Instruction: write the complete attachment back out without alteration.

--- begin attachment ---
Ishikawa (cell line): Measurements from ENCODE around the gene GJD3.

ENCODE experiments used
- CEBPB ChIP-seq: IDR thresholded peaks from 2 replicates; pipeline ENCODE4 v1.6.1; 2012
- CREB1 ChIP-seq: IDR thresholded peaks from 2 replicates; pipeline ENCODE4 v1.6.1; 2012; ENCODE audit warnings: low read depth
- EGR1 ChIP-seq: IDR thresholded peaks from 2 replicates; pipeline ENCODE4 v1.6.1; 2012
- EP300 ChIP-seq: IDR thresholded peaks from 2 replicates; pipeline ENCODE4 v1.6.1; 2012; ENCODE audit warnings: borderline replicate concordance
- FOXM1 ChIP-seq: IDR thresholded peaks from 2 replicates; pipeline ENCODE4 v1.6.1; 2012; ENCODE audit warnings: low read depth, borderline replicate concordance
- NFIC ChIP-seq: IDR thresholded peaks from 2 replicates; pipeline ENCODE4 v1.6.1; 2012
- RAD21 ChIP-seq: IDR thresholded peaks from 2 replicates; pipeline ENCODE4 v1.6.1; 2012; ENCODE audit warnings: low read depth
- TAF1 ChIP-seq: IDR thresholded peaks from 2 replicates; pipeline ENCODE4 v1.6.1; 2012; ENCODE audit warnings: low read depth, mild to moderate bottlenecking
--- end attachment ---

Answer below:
Ishikawa (cell line): Measurements from ENCODE around the gene GJD3.

ENCODE experiments used
- CEBPB ChIP-seq: IDR thresholded peaks from 2 replicates; pipeline ENCODE4 v1.6.1; 2012
- CREB1 ChIP-seq: IDR thresholded peaks from 2 replicates; pipeline ENCODE4 v1.6.1; 2012; ENCODE audit warnings: low read depth
- EGR1 ChIP-seq: IDR thresholded peaks from 2 replicates; pipeline ENCODE4 v1.6.1; 2012
- EP300 ChIP-seq: IDR thresholded peaks from 2 replicates; pipeline ENCODE4 v1.6.1; 2012; ENCODE audit warnings: borderline replicate concordance
- FOXM1 ChIP-seq: IDR thresholded peaks from 2 replicates; pipeline ENCODE4 v1.6.1; 2012; ENCODE audit warnings: low read depth, borderline replicate concordance
- NFIC ChIP-seq: IDR thresholded peaks from 2 replicates; pipeline ENCODE4 v1.6.1; 2012
- RAD21 ChIP-seq: IDR thresholded peaks from 2 replicates; pipeline ENCODE4 v1.6.1; 2012; ENCODE audit warnings: low read depth
- TAF1 ChIP-seq: IDR thresholded peaks from 2 replicates; pipeline ENCODE4 v1.6.1; 2012; ENCODE audit warnings: low read depth, mild to moderate bottlenecking